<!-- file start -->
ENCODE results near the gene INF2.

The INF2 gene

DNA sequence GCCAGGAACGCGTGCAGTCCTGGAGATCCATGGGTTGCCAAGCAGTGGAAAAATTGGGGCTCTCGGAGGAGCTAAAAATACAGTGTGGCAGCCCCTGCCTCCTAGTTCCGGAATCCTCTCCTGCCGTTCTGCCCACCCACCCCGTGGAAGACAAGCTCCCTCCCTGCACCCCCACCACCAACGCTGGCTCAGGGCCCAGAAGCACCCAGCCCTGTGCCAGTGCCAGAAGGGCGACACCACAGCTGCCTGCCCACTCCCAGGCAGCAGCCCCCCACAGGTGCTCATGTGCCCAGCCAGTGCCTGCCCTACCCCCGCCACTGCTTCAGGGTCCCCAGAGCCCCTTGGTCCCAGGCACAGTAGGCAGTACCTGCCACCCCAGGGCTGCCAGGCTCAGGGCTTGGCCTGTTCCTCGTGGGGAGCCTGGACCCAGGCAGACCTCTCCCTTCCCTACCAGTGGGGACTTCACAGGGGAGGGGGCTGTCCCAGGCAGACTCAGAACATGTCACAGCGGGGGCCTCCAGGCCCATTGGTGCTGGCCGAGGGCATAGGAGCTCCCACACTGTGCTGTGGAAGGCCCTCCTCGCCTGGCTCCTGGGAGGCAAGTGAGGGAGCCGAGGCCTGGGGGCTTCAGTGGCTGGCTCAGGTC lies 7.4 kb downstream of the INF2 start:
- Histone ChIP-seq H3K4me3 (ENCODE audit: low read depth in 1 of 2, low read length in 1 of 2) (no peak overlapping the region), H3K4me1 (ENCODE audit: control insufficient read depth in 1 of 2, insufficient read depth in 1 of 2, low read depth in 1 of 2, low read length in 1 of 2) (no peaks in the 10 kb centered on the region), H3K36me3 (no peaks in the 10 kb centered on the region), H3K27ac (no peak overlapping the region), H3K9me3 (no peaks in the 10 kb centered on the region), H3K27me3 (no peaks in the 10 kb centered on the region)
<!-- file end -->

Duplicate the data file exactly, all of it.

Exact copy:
ENCODE results near the gene INF2.

The INF2 gene

DNA sequence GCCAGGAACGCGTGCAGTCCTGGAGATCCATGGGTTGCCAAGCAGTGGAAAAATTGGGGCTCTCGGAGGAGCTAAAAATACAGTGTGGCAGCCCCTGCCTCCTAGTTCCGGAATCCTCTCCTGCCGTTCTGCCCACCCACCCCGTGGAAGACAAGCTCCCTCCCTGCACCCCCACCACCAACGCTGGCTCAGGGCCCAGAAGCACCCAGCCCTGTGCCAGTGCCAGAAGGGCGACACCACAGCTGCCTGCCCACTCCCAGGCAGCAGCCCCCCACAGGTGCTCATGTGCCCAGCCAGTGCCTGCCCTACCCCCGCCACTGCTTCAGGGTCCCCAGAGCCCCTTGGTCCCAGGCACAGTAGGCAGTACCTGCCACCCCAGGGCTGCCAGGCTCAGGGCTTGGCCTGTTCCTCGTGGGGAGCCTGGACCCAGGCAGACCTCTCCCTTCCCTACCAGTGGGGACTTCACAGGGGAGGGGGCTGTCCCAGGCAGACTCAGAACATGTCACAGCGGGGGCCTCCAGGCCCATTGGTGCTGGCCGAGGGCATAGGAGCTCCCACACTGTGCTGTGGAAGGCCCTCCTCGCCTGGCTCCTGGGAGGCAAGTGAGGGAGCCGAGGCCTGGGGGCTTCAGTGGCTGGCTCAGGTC lies 7.4 kb downstream of the INF2 start:
- Histone ChIP-seq H3K4me3 (ENCODE audit: low read depth in 1 of 2, low read length in 1 of 2) (no peak overlapping the region), H3K4me1 (ENCODE audit: control insufficient read depth in 1 of 2, insufficient read depth in 1 of 2, low read depth in 1 of 2, low read length in 1 of 2) (no peaks in the 10 kb centered on the region), H3K36me3 (no peaks in the 10 kb centered on the region), H3K27ac (no peak overlapping the region), H3K9me3 (no peaks in the 10 kb centered on the region), H3K27me3 (no peaks in the 10 kb centered on the region)